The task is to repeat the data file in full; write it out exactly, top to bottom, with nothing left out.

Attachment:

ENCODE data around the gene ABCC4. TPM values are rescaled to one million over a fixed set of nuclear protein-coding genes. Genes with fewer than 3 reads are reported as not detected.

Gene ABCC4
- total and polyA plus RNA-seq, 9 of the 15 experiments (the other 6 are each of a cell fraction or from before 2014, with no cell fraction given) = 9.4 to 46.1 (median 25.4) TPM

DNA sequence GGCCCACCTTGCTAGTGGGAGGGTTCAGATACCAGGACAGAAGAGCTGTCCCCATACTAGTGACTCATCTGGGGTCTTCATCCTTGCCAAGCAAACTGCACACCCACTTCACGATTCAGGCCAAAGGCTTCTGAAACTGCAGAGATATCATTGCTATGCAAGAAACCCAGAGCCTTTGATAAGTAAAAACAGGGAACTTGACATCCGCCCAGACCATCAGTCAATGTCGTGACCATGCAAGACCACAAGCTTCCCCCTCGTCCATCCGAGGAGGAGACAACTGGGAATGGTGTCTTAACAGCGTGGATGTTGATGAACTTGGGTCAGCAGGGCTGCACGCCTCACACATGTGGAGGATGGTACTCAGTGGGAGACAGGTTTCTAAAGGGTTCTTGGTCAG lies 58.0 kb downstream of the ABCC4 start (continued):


ENCODE data around the gene ABCC4. TPM values are rescaled to one million over a fixed set of nuclear protein-coding genes. Genes with fewer than 3 reads are reported as not detected.

Gene ABCC4
- total and polyA plus RNA-seq, 9 of the 15 experiments (the other 6 are each of a cell fraction or from before 2014, with no cell fraction given) = 9.4 to 46.1 (median 25.4) TPM

DNA sequence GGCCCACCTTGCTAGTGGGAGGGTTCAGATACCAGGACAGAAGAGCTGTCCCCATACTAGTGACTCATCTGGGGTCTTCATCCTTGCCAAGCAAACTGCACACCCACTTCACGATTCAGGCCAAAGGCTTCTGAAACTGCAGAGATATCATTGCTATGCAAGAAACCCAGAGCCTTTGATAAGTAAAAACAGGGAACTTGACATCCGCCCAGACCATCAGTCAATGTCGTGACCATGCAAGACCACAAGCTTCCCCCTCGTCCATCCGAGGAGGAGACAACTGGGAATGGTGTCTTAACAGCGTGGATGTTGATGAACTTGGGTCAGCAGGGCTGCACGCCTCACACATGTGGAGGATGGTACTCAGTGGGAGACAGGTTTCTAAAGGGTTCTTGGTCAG lies 58.0 kb downstream of the ABCC4 start (continued):